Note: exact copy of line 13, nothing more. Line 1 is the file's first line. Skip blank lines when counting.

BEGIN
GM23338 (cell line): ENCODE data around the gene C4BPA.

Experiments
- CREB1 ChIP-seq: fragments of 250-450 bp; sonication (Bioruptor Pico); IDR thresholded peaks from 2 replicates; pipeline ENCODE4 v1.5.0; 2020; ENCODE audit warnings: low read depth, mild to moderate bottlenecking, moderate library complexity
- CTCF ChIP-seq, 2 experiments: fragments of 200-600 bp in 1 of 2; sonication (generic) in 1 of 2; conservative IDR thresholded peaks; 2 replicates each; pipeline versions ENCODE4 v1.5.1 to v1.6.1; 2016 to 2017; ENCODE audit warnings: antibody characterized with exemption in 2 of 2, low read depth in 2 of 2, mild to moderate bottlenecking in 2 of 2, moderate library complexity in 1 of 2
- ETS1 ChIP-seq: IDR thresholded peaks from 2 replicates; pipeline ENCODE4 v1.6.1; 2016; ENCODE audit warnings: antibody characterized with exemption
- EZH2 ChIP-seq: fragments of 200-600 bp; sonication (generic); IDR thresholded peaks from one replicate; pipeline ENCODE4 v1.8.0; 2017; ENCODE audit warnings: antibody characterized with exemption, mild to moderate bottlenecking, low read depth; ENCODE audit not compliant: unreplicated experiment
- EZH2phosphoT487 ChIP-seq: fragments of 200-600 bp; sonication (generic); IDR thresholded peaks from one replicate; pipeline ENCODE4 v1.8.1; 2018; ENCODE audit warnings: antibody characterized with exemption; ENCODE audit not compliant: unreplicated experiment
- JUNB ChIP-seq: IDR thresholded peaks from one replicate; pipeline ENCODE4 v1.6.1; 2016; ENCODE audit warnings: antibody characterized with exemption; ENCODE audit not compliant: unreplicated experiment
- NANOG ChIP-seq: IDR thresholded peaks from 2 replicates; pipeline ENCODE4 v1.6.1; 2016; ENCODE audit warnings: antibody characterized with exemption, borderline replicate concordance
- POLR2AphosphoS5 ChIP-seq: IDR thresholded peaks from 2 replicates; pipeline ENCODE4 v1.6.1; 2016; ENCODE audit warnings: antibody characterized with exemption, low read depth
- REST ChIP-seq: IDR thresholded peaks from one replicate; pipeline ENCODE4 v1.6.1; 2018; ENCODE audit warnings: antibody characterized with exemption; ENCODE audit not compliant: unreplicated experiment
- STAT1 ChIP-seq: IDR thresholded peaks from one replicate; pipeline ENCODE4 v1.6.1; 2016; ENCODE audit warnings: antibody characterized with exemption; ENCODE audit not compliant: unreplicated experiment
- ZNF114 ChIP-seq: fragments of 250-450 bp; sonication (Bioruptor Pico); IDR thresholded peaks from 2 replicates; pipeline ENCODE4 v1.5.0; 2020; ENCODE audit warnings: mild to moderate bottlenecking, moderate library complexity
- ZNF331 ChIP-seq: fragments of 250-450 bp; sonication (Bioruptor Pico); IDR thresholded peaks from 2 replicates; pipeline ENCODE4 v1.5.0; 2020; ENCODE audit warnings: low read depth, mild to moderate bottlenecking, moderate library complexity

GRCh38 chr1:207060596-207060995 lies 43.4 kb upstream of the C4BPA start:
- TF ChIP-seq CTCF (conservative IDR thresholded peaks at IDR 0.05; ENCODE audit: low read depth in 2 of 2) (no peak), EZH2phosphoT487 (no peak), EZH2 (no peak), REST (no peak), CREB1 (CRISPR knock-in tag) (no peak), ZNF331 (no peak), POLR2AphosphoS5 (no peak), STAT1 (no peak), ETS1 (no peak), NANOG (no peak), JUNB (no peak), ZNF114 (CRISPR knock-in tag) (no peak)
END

- ZNF114 ChIP-seq: fragments of 250-450 bp; sonication (Bioruptor Pico); IDR thresholded peaks from 2 replicates; pipeline ENCODE4 v1.5.0; 2020; ENCODE audit warnings: mild to moderate bottlenecking, moderate library complexity